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Wednesday, July 10, 2013

What are you saying to your spouse with your eyes?

It is said that the eyes are the window to the soul.

Research supports the fact that we have been biologically and socially programmed to recognize non-verbal communication signals from someone by what they do with their eyes.

Your eyes speak volumes to your spouse, so what are you saying with your eyes?

The Look of Affection

There is a look my wife gives me that rocks my world.

It's a look that says I love you, I want you, I need you and I'm so glad we are one - all at the same time. It's a sparkly-eyed look that is more than a glance, but not quite a stare, accompanied by a slight, sweet, knowing smile.

That look tells me we are in a good place and intimacy is thriving. It's a look I love to reflect back to her, with my own eyes of affection and desire. This is the kind of look we long to live in.

But the truth is that we don't live there. I, for one, am often distracted. My eyes too often shift to the many other things that fill my life and thoughts.

My wife recognizes my looks of distraction. My eyes remain unfocused, as if looking past or through her, while contemplating some stressful situation, some difficult problem, my busy schedule or my to do list. This look makes her feel unimportant and lets her know I am essentially absent, even though we are occupying the same space.

Since contemplating this post in the past week or two, I've been much more aware of how I look at my wife and what I do with my eyes while we engage. I'm trying to be more deliberate about giving looks of true affection. I want to give eye contact in a way that lets her see through to the love for her that is in my heart.

If Looks Could Kill

There's another look we all know. It's a of disdain and disapproval. The eyes narrow, the brow furrows.It's the expression of the eyes that led to the saying "if looks could kill..."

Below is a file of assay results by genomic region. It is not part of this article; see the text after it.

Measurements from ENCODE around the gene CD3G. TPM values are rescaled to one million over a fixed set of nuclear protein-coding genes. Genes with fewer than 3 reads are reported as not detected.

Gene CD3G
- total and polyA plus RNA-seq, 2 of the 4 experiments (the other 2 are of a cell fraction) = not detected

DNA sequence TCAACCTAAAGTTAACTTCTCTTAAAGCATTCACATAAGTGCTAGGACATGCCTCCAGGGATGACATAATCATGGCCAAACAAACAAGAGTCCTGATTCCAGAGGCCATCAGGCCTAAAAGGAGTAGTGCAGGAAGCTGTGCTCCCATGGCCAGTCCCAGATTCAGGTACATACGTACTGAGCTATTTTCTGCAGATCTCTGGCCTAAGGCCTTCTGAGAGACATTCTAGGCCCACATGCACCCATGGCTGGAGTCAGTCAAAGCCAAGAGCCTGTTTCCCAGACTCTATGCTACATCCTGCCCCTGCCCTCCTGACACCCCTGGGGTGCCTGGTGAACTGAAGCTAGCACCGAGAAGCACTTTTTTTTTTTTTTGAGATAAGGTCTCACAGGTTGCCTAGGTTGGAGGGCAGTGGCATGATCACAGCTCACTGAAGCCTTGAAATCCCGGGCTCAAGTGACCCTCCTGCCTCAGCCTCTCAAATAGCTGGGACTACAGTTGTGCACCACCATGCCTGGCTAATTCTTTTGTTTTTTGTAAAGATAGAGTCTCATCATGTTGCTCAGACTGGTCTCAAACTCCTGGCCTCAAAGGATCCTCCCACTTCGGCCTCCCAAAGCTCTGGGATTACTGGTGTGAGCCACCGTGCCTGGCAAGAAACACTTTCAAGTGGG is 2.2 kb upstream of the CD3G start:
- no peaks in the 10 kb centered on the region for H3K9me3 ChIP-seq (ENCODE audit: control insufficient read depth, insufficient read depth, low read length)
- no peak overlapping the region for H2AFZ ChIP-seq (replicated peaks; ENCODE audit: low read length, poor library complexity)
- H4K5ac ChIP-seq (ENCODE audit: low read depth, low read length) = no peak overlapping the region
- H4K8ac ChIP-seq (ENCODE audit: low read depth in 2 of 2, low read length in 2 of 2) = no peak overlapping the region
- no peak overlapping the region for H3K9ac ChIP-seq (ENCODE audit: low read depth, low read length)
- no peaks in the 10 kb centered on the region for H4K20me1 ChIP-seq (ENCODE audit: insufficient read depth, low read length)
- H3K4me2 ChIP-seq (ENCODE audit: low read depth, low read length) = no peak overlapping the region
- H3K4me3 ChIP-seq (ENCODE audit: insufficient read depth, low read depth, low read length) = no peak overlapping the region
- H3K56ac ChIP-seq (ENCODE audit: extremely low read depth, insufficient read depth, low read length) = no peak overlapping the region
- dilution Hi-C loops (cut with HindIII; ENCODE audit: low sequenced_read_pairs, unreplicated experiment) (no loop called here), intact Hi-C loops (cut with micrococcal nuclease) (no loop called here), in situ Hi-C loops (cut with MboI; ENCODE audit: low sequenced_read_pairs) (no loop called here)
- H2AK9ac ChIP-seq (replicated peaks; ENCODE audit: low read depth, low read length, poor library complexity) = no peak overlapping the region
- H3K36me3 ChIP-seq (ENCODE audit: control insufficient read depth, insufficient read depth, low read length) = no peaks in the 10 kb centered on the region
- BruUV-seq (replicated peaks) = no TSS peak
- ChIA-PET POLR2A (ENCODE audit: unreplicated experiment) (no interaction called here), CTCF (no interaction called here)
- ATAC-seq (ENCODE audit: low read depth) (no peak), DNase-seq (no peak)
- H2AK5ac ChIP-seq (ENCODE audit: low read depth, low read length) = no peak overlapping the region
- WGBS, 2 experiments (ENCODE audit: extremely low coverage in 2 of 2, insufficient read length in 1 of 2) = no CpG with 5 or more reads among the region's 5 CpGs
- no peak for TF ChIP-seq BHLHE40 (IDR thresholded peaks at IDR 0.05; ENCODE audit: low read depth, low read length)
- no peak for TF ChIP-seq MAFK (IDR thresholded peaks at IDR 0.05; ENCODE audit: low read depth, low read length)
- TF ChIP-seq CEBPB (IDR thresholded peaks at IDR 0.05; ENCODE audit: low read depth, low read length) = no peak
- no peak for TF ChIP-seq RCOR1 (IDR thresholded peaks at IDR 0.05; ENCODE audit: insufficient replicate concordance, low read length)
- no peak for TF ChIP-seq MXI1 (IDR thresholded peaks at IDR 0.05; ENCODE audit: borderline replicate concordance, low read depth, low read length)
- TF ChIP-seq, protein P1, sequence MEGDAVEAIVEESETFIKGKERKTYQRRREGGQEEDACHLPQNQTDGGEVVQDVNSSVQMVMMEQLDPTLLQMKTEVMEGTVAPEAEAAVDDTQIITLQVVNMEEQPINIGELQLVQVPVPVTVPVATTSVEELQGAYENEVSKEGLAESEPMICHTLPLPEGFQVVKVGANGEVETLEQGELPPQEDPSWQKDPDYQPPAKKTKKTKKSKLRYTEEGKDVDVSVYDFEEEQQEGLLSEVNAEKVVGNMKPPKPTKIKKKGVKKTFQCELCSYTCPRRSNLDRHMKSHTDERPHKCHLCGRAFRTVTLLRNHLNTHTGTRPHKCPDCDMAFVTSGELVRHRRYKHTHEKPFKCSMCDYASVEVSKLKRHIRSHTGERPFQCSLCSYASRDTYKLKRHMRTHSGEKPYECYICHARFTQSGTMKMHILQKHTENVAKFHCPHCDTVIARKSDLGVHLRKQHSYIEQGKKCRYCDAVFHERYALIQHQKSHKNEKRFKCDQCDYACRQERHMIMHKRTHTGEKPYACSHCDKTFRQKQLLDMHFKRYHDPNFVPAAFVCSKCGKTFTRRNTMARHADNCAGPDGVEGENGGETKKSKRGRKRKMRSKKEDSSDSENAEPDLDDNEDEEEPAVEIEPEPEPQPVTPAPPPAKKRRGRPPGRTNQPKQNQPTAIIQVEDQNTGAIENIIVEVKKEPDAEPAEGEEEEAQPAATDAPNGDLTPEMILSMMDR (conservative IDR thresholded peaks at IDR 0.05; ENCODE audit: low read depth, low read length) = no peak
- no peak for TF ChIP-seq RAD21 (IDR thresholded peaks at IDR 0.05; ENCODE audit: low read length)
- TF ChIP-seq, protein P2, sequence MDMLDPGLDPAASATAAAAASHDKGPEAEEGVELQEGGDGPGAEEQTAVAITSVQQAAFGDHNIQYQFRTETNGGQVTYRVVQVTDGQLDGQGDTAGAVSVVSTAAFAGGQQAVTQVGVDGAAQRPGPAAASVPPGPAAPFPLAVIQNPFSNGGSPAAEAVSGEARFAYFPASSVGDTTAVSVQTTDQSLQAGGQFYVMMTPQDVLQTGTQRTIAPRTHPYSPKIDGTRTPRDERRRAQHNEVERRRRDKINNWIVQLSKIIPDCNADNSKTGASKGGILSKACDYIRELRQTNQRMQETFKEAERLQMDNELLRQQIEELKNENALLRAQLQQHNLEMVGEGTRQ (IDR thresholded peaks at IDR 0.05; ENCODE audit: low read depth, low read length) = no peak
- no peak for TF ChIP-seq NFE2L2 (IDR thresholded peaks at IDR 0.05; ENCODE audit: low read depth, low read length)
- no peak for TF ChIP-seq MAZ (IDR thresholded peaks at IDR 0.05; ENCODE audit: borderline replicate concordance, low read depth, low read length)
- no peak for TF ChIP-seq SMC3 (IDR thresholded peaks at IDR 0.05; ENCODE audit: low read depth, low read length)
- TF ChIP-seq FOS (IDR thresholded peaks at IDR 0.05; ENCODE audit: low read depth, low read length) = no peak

Nobody wants to be on the receiving end of this look. In differing circumstances the meaning of the look may vary, but it's never good. "You are an idiot." "I don't believe you." "How dare you?" "You are making me really angry." Typically this look will cause the receiver to look away or cover their eyes in shame.

Of course, at times a death stare may be well-deserved. A major screw-up. A deceit uncovered. A hurtful phrase tossed out carelessly. These all warrant a less than favorable look.

But grace in marriage tells us to go beyond the deserved and into the unmerited. That's how God treats us. It's how we should respond to one another.
Those who look to him are radiant; their faces are never covered with shame.
Psalm 34:5 (NIV)

Because of Jesus, God never looks upon us with disgust or disdain. Instead we receive only his love and blessing, no matter what. His eyes are always on us, and they are only full of affection.

So next time you are tempted to give the look of death, try giving a look of affection instead. The look of death never did anything to heal a relationship, so don't bother with it. I'm not saying you have to approve of every bad behavior. But I am saying that it's much easier to resolve issues if you can maintain a connection during conflict, which looks of affection can help you do. Looks of affection speak life instead of death into a situation.

Lights On, Eyes Open

What do you do with your eyes when you make love? Do you ever have lights-on, eyes-open sex?

Dr. David Schnarch describes the experience this way
Eyes-open sex is not simply a matter of two pairs of eyeballs staring at each other (indeed, people can hide behind a blank stare), but a way to intensify the mutual awareness and connection begun during foreplay; to really "see" and "be seen" is an extension of feeling and being felt when touching one another. But if allowing oneself to be known by touch is threatening, actually being seen can be positively terrifying. Bravely pursuing eyes-open sex in spite of these misgivings helps couples not only learn to tolerate more intimacy, it increases differentiation--it requires a degree of inner calm and independent selfhood to let somebody see what's inside your head without freaking out.
Some describe intimacy with the play on words "into me see." There's no more appropriate and powerful place for seeing deeply into one another than during sexual intimacy. If you haven't tried eyes-open foreplay, intercourse and orgasm, I suggest you challenge yourself to give it a try and watch the intimacy level of your lovemaking expand significantly.

There's lots more I could explore in how our eyes affect intimacy and communication in marriage, but I'll leave it there and invite you to share your own "eye experiences." What kind of look do you and your spouse share? Leave a comment below and let us know.


Anonymous said...

This is great advice! It really does take the whole experience to a more arousing place!

PIERRE H. D said...

Great job, I often times find it challenging being a security person in profiling, its the point where depending on the Holy Spirit conflicts with what one has been programed to do. Reading my late wife's non-verbal cues from her eyes showd one signifant thing that God gave me that special opportunity to bemarried to someone He specially made for me. Those eyes spoke one thing LOVE

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